Beacons are small, often inexpensive devices that enable more accurate location within a narrow range than GPS, cell tower triangulation and Wi-Fi proximity. Beacons transmit small amounts of data via Bluetooth Low Energy (BLE) up to 50 meters, and as a result are often used for indoor location technology, although beacons can be used outside as well.
Beacons are typically powered by small batteries, but they can be plugged into an outlet or USB port instead to maintain consistent power. In addition to standalone beacon devices, mobile phones, tablets and PCs with BLE support can all function as beacons, with the ability to both emit and receive beacon signals.
Privacy Concerns and Examples of Beacon Use
In terms of privacy concerns, beacons can only be used as a form of voluntary communication between whoever owns the beacon and the owner of a receiving smartphone or similar mobile device. The beacon communication frequently relies on an app, especially in the case of retail marketing via beacons.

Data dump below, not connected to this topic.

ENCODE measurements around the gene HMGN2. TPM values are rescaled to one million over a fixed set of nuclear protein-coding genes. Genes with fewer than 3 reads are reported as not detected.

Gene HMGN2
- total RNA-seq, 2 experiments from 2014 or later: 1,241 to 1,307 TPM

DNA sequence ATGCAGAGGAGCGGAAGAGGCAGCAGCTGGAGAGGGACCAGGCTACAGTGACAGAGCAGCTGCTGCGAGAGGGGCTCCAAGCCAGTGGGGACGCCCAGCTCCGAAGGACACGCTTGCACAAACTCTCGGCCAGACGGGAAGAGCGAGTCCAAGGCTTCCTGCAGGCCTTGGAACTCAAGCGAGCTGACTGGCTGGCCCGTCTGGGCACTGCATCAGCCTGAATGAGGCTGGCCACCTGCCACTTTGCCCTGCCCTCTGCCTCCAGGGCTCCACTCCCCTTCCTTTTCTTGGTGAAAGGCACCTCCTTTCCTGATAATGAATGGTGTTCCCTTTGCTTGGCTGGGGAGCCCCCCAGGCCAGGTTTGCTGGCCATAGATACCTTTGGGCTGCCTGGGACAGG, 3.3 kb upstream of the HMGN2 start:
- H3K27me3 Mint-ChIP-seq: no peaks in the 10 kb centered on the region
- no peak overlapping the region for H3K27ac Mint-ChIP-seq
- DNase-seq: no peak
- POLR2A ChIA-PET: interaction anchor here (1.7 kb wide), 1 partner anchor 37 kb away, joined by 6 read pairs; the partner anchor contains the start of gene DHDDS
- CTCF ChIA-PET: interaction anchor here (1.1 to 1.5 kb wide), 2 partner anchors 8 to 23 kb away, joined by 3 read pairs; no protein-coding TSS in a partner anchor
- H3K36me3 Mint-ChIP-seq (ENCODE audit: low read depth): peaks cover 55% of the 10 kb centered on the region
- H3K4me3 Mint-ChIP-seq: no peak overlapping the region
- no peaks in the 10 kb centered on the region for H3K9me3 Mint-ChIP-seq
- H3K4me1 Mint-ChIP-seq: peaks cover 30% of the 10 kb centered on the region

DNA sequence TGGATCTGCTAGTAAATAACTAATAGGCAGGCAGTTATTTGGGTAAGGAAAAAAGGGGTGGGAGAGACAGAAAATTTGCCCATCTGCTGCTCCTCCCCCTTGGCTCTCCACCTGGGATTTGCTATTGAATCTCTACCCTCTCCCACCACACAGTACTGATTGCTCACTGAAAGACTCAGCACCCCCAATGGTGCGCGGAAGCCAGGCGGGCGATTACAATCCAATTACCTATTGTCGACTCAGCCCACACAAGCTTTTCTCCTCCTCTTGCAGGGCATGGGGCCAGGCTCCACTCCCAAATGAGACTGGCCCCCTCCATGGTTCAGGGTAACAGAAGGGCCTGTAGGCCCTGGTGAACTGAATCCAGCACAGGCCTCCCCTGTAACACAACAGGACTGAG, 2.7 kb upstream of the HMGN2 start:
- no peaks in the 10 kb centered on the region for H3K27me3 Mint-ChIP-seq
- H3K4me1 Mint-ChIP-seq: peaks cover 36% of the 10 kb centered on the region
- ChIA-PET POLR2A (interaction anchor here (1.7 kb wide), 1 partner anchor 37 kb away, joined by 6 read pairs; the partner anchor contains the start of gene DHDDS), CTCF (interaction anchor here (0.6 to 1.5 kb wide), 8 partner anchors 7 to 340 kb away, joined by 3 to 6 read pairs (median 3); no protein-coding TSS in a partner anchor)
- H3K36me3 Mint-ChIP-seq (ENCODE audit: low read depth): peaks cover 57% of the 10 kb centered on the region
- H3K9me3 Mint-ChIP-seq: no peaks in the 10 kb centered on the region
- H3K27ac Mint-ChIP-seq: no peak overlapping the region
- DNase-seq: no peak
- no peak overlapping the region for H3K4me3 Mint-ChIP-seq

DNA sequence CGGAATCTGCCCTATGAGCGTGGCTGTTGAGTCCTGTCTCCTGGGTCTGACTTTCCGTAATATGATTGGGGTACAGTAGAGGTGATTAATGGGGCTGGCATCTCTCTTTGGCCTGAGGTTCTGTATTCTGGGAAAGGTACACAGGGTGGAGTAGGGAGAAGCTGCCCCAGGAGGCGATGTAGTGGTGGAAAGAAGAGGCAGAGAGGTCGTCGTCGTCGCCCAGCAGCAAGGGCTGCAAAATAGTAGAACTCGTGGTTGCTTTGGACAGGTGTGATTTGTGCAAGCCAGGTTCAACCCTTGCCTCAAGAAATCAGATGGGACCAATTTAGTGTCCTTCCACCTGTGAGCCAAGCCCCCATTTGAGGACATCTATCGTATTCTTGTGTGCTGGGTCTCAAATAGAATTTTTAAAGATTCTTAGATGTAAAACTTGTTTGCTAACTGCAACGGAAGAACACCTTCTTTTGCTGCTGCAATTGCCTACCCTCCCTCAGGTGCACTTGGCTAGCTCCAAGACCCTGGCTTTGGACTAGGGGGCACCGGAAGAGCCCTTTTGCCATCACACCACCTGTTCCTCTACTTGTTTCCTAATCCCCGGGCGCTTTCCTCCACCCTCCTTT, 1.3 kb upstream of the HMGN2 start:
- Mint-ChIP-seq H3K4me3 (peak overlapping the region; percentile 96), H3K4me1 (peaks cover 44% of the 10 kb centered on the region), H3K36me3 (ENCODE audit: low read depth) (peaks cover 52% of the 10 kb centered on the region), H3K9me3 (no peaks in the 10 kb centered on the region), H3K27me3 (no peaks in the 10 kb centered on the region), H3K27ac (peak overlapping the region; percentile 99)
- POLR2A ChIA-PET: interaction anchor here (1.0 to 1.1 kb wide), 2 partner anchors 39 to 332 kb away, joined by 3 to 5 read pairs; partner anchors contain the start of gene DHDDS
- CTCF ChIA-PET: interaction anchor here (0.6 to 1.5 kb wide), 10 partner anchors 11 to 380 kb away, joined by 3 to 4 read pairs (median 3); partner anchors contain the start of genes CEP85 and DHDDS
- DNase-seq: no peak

As an example of how beacons can be used, when a customer is in a store a beacon in that location can communicate with the store’s app on the customer’s phone to display special offers or additional information for specific products or services the company is currently offering.
Apple currently uses iBeacons in its stores, Facebook has started offering “Place Tips” to users that rely on beacons in various spots in New York City, and enterprises are beginning to add beacons to help improve workplace efficiency and increase productivity.
Beacons in Satellite Communications
The use of the term beacon in satellite communications can instead refer to a tracking device used by control engineers on the ground to monitor the satellite.